Latest North Atlantic oscillation Stories
Scientists have developed a new method for revealing how sea levels might rise around the world throughout the 21st century to address the controversial topic of whether the rate of sea level rise is currently increasing.
The extreme cold weather observed across Europe and the east coast of the US in recent winters could be partly down to natural, long-term variations in sea surface temperatures, according to a new study published today.
According to University of Sheffield research, published in the International Journal of Climatology, unusual Jet Stream changes were behind record surface melt of the Greenland Ice Sheet last summer.
Researchers writing in the Royal Meteorological Society publication Weather said forecasting winter weather over Europe has become more difficult over the years.
A research team from the Alfred Wegener Institute for Polar and Marine Research in the Helmholtz Association has evaluated 23 current climate models to assess their ability to predict the weather conditions for the coming year or even the next decade.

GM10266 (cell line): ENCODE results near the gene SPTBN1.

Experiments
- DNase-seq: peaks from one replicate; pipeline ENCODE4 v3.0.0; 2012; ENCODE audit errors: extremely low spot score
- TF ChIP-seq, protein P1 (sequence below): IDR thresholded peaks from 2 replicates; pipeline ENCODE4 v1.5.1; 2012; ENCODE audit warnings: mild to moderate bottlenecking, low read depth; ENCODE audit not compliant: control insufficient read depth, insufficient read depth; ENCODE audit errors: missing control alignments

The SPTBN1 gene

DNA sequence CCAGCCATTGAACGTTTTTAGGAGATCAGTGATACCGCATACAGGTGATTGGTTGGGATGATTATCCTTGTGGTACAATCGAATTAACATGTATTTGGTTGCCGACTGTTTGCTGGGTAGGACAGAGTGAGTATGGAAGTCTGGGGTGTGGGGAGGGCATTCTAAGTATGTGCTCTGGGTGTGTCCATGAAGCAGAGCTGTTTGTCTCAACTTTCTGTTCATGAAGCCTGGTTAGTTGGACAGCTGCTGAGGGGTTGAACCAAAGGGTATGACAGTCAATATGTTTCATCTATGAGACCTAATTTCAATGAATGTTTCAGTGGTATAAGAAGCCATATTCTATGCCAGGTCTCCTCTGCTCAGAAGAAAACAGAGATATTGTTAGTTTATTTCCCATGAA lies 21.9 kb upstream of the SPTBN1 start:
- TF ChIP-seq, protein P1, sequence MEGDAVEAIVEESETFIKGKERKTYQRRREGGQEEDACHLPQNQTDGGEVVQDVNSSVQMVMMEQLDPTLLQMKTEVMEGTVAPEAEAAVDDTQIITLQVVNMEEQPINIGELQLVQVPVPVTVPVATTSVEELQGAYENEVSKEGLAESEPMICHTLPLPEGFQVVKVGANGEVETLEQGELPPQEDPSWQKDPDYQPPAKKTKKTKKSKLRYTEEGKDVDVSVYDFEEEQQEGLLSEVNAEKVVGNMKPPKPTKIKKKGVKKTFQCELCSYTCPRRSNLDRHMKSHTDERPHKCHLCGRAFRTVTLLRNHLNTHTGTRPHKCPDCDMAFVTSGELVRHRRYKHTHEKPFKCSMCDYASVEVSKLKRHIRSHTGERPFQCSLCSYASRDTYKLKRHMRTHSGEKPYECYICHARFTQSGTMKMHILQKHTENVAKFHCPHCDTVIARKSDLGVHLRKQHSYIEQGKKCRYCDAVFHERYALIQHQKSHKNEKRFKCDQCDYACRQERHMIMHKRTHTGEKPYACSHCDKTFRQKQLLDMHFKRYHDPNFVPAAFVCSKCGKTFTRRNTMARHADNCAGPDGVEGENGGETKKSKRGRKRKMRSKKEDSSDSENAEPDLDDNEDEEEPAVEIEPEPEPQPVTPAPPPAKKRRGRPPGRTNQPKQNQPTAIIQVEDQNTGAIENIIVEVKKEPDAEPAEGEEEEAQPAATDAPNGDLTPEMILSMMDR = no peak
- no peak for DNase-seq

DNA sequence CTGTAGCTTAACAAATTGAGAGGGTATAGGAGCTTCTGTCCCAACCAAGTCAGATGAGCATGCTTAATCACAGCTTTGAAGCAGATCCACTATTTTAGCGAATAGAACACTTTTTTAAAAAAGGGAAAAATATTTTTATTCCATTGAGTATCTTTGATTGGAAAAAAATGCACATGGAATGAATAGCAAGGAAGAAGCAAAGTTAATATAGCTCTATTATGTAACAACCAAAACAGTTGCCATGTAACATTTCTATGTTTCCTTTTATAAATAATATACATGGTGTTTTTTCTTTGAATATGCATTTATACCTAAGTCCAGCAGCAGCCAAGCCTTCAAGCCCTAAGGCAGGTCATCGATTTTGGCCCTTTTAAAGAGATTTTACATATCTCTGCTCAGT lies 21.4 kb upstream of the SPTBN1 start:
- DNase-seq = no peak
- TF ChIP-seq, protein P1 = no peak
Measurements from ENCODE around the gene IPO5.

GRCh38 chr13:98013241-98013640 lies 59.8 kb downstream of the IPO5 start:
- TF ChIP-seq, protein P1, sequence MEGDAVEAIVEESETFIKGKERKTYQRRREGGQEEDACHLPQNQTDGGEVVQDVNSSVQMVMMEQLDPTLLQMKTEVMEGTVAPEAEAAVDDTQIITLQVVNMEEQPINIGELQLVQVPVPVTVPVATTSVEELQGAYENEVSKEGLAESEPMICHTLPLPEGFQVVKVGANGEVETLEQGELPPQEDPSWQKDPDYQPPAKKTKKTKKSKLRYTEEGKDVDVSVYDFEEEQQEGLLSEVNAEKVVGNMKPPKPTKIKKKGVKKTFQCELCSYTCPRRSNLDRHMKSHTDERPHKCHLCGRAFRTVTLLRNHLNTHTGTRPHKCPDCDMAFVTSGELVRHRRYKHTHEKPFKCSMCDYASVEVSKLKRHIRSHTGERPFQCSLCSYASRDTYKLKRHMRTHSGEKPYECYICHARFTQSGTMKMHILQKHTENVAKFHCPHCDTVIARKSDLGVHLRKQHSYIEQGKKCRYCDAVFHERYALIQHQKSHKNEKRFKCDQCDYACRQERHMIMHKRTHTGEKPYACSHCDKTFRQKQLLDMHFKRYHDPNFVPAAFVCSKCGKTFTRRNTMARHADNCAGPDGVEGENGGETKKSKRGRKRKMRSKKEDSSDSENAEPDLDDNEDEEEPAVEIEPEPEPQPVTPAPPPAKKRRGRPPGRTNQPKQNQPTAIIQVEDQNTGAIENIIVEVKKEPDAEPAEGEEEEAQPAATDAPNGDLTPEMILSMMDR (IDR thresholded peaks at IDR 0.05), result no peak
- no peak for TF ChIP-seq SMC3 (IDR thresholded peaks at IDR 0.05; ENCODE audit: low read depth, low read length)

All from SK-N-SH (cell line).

Scientists have long suspected that the Sun's 11-year cycle influences climate of certain regions on Earth. Records of average, seasonal temperatures do not date back far enough to confirm any patterns, though.
In the quiet after the storms, streets and cars had all but disappeared under piles of snow. The U.S. Postal Service suspended service for the first time in 30 years. Snow plows struggled to push the evidence off of major roads. Hundreds of thousands of Washington metropolitan residents grappled with the loss of electricity and heat for almost a week.
North Atlantic “Blocking” Will End the Very Mild, Early Winter and May Usher in Much Cooler Weather Andover, MA (PRWEB) January 23, 2012
Differences in air pressure over the North Atlantic have meant that the last two winters in Gothenburg, Sweden, have been extremely cold.
Tiny organisms preserved in marine sediments hold clues about Arctic climate variation during an ancient episode of greenhouse warming.
- Emitting flashes of light; glittering.